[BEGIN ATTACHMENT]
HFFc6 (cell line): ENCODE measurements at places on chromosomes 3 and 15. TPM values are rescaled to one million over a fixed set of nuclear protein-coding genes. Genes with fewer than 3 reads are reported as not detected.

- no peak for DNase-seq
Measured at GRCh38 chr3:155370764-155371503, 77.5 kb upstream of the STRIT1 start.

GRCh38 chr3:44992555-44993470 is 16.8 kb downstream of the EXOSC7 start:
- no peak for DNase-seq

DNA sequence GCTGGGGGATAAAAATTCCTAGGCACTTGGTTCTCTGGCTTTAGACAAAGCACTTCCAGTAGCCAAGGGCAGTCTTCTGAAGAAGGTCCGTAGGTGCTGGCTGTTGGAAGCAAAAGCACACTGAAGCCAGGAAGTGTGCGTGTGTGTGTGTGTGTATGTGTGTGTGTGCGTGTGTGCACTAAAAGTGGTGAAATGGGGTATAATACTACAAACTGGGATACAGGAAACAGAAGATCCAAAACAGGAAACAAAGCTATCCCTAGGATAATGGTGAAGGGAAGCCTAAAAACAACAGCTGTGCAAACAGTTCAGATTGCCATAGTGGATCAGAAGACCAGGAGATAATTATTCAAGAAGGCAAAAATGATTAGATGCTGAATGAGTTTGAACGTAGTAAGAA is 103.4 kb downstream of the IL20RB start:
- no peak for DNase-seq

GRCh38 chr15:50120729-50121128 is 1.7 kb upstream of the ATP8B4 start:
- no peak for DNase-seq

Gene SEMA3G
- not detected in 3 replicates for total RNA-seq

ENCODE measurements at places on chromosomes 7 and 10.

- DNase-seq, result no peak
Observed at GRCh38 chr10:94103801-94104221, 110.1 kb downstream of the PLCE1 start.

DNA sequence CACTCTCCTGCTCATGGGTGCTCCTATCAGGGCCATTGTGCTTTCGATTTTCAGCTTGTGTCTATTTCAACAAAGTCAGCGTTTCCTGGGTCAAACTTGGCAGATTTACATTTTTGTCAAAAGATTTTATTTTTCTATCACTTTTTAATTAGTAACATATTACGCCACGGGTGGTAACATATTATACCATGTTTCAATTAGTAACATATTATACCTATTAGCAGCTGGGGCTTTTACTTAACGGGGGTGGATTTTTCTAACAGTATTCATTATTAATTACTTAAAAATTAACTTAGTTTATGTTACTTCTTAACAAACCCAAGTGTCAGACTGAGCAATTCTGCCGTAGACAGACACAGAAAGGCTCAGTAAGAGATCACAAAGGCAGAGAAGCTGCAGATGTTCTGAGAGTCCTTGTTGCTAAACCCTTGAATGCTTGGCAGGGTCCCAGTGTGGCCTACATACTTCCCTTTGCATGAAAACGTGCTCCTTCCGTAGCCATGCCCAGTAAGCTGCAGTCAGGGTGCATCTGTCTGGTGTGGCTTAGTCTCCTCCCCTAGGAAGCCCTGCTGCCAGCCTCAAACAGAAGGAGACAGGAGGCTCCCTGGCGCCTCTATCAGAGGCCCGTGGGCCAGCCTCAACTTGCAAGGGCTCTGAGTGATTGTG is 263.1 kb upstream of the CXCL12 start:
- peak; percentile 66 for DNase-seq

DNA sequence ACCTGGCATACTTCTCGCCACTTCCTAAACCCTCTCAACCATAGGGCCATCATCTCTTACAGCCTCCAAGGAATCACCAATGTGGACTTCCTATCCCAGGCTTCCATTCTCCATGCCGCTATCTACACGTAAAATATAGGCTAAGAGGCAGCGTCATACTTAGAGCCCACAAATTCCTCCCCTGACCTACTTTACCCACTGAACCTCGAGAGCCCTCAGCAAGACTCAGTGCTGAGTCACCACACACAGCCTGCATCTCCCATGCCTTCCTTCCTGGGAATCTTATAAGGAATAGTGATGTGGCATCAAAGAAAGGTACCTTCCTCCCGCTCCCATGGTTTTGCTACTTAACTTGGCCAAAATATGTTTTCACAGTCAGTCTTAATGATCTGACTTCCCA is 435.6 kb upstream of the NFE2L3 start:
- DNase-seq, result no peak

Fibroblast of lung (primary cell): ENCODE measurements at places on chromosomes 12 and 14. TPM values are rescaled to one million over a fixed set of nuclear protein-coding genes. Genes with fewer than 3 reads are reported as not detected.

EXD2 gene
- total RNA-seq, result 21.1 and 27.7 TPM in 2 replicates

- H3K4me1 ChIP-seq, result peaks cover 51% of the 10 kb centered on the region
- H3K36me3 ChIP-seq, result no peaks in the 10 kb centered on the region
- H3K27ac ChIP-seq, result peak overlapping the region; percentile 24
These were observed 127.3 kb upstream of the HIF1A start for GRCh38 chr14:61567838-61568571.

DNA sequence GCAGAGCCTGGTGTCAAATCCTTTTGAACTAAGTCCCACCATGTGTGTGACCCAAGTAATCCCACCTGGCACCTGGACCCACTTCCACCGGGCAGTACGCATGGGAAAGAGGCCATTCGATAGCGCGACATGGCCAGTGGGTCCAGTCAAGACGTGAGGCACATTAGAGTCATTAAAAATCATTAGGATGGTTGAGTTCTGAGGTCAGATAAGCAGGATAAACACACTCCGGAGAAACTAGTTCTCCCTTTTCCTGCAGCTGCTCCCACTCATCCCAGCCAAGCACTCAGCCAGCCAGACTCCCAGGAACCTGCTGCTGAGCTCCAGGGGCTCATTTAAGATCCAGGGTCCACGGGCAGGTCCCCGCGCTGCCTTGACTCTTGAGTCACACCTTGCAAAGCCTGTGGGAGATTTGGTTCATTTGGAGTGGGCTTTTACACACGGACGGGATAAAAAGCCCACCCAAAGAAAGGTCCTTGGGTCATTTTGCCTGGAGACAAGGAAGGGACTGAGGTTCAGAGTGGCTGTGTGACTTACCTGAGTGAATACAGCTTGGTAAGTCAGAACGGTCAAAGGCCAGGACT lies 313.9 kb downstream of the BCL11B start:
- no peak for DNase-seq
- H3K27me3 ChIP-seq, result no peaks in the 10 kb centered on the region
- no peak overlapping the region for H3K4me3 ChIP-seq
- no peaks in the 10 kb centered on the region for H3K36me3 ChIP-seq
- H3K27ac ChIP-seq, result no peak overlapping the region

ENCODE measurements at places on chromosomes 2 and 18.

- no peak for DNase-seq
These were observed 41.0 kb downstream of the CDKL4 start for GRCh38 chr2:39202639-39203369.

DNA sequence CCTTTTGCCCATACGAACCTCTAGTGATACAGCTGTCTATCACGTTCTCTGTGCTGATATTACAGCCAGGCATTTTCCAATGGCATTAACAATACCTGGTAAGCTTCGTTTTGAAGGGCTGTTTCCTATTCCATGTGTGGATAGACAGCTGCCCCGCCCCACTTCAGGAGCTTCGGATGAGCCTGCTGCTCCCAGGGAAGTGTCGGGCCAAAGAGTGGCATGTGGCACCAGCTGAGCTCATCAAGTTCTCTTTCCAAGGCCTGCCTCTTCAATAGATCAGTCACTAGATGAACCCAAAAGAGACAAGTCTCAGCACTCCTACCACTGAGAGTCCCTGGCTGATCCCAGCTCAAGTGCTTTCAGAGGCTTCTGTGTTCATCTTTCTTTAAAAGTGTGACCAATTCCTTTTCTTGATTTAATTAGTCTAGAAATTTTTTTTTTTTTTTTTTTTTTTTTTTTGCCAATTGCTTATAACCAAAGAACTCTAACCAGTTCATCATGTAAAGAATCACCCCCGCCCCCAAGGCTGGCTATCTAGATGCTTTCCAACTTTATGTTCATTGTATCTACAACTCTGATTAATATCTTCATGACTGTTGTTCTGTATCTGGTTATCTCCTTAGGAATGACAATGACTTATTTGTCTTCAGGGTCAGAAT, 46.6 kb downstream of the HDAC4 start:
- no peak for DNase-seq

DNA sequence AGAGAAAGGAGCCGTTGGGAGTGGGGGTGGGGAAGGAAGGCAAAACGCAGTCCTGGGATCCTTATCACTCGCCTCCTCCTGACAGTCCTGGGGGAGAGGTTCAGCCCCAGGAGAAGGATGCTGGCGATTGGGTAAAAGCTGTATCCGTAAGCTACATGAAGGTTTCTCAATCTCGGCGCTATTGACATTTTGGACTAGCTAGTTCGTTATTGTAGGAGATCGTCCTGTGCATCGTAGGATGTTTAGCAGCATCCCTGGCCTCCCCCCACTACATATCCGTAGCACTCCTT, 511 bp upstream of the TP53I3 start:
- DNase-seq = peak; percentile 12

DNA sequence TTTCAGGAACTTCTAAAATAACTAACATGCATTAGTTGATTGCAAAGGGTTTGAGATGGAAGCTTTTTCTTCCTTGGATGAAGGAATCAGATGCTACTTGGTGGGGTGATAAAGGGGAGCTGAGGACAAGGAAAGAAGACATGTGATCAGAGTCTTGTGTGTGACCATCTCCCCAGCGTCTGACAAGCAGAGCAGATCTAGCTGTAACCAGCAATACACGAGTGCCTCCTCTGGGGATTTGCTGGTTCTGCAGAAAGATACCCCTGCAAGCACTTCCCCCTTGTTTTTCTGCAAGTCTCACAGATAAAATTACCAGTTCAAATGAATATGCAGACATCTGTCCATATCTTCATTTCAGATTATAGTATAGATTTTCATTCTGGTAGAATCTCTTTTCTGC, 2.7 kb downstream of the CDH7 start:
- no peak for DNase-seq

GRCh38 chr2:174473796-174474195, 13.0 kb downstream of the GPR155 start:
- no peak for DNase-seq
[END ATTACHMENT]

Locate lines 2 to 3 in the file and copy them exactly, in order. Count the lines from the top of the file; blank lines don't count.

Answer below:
- no peak for DNase-seq
Measured at GRCh38 chr3:155370764-155371503, 77.5 kb upstream of the STRIT1 start.